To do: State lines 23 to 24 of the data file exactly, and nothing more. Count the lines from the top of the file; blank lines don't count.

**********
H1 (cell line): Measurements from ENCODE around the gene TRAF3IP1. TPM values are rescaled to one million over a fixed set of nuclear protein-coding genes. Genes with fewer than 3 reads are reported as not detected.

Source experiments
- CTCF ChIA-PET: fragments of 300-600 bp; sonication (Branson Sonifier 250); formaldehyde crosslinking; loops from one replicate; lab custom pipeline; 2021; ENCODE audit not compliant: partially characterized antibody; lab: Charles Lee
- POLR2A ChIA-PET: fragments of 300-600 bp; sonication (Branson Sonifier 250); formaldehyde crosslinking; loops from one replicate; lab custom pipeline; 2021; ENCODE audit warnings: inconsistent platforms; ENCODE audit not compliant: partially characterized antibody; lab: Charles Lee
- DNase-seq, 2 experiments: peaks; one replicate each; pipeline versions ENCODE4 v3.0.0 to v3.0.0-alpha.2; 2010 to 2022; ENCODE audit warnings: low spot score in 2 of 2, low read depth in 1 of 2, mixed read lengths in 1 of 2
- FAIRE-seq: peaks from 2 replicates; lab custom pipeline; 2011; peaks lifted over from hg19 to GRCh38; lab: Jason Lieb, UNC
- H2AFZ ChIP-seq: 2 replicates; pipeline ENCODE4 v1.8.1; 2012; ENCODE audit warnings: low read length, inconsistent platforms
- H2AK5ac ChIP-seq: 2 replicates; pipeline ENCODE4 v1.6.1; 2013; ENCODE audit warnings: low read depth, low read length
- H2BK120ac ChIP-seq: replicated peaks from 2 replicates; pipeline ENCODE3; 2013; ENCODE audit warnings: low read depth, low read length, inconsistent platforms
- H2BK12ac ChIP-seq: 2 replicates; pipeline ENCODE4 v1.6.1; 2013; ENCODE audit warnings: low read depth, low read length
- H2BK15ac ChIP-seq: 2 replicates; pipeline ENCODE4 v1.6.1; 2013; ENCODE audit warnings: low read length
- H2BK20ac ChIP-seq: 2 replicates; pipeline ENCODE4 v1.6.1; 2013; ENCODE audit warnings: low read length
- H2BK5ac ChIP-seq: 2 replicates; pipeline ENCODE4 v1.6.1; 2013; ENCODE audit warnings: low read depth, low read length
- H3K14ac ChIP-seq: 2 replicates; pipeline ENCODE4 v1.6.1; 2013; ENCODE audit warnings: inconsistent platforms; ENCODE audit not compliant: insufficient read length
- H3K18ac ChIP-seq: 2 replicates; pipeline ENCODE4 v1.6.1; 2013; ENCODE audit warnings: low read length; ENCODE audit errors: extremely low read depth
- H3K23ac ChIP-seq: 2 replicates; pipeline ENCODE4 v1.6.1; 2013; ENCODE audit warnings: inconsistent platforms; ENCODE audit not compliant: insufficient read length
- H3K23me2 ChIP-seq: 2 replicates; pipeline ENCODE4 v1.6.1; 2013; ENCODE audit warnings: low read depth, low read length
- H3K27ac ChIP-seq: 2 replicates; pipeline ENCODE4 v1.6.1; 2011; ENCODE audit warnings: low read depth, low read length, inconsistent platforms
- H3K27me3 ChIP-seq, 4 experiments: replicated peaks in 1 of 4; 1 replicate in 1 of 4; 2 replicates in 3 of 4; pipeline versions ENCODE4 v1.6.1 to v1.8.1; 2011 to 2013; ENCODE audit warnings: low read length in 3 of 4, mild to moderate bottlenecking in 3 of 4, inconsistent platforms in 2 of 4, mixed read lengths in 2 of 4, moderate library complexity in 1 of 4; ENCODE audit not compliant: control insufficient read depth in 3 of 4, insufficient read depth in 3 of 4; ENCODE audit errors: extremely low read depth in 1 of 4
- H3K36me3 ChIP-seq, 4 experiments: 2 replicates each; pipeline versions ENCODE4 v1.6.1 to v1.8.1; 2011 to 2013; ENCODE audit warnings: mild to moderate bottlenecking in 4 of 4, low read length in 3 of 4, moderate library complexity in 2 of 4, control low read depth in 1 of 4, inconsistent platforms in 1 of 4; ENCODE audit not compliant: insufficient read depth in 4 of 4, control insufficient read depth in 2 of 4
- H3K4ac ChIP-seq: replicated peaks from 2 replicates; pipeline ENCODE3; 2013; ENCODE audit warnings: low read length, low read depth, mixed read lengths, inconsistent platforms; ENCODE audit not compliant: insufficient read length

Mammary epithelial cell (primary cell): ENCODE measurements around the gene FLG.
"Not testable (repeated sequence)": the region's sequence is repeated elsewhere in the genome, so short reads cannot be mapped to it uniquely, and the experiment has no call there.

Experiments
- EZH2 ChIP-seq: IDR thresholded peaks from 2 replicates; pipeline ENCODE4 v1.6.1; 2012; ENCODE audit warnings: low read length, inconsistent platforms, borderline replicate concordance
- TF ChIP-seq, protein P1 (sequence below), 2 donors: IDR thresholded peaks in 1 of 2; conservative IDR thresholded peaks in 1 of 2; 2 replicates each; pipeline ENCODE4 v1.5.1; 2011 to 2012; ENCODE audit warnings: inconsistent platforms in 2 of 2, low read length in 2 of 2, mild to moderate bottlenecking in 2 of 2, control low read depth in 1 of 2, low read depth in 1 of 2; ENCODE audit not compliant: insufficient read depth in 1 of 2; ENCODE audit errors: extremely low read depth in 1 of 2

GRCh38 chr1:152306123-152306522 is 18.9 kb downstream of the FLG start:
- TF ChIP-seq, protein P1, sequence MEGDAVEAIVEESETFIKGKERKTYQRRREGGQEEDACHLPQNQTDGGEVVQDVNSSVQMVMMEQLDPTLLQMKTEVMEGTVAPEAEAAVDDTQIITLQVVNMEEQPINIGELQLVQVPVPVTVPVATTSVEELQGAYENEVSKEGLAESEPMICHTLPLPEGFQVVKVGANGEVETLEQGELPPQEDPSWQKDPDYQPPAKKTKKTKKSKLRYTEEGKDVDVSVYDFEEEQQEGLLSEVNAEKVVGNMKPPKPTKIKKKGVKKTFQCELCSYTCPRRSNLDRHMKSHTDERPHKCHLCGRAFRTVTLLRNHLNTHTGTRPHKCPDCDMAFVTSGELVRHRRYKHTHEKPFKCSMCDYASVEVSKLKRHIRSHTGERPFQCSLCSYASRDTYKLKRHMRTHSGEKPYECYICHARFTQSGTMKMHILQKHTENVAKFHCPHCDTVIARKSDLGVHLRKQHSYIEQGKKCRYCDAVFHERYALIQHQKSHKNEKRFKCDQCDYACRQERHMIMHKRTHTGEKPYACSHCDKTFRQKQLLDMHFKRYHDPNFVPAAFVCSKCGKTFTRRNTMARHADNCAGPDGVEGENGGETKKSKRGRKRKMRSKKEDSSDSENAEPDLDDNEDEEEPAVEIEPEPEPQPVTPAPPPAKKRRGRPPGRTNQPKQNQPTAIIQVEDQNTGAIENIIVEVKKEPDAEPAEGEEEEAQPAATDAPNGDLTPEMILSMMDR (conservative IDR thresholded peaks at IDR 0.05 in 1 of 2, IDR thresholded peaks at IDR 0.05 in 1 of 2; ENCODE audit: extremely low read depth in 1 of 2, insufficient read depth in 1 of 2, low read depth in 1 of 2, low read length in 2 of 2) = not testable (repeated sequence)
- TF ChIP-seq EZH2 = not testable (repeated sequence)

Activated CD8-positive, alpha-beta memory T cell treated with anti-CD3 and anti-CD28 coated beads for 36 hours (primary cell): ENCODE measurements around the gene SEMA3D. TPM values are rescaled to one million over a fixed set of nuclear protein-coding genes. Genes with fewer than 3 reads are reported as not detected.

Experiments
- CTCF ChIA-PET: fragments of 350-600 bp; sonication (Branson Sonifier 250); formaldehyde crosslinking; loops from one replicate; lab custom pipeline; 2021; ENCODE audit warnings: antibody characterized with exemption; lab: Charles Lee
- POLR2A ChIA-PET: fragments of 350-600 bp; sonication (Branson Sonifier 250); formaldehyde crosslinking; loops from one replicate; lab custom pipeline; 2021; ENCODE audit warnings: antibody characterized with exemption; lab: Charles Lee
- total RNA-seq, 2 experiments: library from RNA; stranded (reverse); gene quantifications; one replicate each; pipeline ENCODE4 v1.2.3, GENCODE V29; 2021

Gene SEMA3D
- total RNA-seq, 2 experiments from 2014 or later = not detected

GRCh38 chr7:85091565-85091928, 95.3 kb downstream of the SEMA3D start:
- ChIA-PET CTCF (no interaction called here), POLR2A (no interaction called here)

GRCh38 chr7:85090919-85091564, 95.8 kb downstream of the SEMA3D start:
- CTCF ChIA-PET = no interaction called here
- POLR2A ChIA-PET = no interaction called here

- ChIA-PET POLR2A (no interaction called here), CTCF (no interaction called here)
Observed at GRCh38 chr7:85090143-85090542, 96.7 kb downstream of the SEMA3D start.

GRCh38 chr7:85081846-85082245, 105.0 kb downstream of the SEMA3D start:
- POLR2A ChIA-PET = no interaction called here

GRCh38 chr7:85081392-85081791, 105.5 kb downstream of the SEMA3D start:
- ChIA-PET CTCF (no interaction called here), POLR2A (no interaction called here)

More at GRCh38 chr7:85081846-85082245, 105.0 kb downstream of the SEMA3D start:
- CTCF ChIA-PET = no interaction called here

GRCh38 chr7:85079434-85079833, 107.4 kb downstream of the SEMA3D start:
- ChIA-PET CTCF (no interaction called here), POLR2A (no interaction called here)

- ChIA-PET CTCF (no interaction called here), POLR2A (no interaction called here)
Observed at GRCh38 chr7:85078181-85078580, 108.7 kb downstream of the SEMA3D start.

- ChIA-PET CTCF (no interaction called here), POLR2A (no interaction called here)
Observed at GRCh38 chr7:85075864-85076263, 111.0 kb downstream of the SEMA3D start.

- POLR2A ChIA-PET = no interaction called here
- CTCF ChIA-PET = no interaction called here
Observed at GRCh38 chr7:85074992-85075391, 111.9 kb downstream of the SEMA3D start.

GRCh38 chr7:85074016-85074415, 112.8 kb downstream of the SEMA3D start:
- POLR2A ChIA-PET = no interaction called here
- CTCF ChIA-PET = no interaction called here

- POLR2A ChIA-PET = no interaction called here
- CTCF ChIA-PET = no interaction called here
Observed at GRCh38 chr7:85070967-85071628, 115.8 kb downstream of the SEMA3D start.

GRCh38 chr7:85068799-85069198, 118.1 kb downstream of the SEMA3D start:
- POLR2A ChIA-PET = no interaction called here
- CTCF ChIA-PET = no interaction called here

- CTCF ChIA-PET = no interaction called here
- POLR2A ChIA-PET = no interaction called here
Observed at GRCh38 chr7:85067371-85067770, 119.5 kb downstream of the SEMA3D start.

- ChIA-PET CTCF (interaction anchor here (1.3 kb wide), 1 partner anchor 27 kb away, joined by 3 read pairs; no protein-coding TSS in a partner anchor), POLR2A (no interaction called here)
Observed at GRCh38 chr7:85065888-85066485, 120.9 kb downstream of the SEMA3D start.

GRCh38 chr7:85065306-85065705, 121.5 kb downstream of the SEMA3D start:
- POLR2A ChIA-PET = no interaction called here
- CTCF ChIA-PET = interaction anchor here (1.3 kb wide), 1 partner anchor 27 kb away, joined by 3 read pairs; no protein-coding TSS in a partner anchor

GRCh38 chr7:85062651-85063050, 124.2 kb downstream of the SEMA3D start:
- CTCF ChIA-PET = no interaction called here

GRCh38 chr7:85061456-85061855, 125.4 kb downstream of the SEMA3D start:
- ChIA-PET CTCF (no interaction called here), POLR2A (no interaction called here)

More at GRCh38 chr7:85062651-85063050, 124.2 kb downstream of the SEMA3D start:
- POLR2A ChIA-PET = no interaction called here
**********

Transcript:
"Not testable (repeated sequence)": the region's sequence is repeated elsewhere in the genome, so short reads cannot be mapped to it uniquely, and the experiment has no call there.

Experiments